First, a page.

Dimension Data's Michaela Voller shares insights about the company's HRI successes

Ultimately, HR tech is about simplifying business processes to improve the customer and employee value propositions.

Dimension Data HR Executive for the Middle East and Africa Michaela Voller says companies experience frustration when adopting new technologies in that they don't understand the steps that are required to deliver effective solutions. Speaking at a breakfast engagement at Platinum Sky on Wednesday, Michaela explained what organisations needed to consider when exploring Human-Robot Interaction (HRI), which is about understanding, designing and evaluating robotic systems for use by or with humans. 

Having adopted Workday at Dimension Data, Michaela said the platform had transformed their ability to engage with employees and create solutions that allow for robots to do more mundane tasks while people get on with more creative and analytical aspects of their work. Meanwhile, the data that has been gathered from the various solutions have vastly improved the decision-making prowess of employees and executive leadership alike.

For example, the company developed a robot called Feebee, which has a Workday profile like any other employee and collates feedback from clients about their satisfaction with the services they have received. It also monitors data on clients' computers to quickly escalate any technical problems that arise. The value of a robot like Feebee is that it provides verbatim feedback from users, which can be used to reconstruct the services they offer, making the IT division more of a strategic partner to the business.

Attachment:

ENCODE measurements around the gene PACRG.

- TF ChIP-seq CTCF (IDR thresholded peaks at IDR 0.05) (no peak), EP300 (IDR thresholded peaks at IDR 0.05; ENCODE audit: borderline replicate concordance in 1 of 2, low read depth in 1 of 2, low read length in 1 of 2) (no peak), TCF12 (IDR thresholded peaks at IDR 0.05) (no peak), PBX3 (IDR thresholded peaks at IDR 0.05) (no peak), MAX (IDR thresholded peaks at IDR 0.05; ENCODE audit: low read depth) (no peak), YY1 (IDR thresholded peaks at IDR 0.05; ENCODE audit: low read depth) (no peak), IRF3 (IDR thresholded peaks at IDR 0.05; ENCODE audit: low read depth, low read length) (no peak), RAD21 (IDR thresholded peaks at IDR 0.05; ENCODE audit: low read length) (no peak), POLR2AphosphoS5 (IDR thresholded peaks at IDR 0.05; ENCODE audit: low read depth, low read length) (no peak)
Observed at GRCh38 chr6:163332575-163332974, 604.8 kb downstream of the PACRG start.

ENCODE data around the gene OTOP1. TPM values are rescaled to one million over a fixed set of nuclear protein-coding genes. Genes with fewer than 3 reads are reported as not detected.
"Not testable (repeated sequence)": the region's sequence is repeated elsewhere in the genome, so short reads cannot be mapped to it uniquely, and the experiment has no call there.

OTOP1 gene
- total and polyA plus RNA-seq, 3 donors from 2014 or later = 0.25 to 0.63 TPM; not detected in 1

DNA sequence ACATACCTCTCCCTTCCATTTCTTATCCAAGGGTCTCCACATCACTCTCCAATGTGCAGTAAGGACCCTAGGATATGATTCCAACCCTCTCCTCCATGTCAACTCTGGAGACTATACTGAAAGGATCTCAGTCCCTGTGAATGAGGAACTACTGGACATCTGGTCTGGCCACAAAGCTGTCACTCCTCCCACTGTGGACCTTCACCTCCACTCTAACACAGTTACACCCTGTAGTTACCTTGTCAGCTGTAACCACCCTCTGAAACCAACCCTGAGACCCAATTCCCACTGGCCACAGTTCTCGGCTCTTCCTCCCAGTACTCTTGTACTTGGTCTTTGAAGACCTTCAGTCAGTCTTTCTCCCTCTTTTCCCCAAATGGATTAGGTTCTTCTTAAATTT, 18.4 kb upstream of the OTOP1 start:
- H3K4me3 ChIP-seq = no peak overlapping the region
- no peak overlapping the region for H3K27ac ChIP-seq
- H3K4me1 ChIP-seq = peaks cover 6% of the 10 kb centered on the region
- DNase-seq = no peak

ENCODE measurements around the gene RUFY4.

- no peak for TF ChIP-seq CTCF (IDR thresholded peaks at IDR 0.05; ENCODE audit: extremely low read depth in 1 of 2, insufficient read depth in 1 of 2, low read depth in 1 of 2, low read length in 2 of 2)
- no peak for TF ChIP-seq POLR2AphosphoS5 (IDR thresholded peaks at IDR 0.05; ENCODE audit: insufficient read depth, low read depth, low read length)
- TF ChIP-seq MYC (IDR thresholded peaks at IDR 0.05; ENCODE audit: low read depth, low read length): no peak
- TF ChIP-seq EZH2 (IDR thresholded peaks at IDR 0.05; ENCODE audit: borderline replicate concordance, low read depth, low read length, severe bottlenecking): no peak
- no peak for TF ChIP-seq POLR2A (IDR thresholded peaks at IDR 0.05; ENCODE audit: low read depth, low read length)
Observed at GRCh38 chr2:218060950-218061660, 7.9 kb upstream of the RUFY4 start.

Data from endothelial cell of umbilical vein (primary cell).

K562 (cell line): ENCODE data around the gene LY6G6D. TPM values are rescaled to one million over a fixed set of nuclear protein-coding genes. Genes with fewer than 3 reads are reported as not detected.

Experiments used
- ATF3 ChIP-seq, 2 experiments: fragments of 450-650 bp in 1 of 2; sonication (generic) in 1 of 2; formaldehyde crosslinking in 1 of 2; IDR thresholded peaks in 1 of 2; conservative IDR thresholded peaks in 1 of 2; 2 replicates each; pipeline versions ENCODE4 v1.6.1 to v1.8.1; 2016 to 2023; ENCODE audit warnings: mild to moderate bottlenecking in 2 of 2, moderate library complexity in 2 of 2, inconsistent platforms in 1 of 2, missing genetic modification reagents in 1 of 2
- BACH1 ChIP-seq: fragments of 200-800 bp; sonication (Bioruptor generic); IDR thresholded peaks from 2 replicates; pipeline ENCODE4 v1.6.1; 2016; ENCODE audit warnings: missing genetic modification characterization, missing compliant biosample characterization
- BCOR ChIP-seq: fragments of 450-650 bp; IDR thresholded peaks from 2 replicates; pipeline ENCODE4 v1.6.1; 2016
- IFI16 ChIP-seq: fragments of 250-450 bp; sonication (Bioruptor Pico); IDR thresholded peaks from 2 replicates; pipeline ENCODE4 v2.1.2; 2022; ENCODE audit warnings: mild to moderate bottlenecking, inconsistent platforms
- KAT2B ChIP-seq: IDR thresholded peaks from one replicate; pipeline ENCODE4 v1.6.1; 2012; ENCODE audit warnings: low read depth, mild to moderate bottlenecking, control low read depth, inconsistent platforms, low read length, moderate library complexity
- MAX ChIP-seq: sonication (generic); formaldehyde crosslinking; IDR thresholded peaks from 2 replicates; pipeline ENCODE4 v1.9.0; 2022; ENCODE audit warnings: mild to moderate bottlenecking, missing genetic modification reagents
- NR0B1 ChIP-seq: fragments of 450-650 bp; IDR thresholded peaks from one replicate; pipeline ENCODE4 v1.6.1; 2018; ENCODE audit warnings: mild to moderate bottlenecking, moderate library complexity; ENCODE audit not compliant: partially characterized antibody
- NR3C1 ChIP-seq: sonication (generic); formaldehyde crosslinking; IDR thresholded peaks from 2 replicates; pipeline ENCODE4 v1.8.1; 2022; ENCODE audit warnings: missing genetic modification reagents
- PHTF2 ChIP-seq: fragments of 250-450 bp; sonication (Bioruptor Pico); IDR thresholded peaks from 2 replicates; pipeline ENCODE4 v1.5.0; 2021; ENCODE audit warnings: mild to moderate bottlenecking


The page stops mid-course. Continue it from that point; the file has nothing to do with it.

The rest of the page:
Simplifying processes

But how should companies go about exploring technology in order to gain maximum strategic boost that it needs? Michaela said that the first thing is to understand the enterprise architecture of your organisation, which is about having a good grasp on the systems that are already in place. Secondly, it's important to invest in an HRI system that is robust and will stand the test of time because migrating to a new system is an extremely frustrating process. 

"Thirdly, once you have built various layers into that platform, you need to understand your business processes and how to optimise them. In the past, a lot of processes had been designed to make HR employees' lives easier to work on a spreadsheet, but with a new platform and software, those ideas may need to be tweaked. It has to be more about making those processes more employee-centric," said Michaela, giving an example of the difficulty she faced when upgrading her mobile phone contract after she first took on her current role.

"It was a three-month back-and-forth process to get it done. And the Vodacom lady said to me, 'I think you should escalate this to HR,' and I was so embarrassed because I was, in fact, the head of HR. If I was having that kind of trouble, imagine what an employee sitting in Rustenburg on some of our mining contracts as an off-site employee would have to endure?"

Organisations have a tendency to put policies together and just assume that they are being executed well without interrogating whether they are practical. Left unchecked, unnecessarily cumbersome processes can counter the values that an organisation espouses.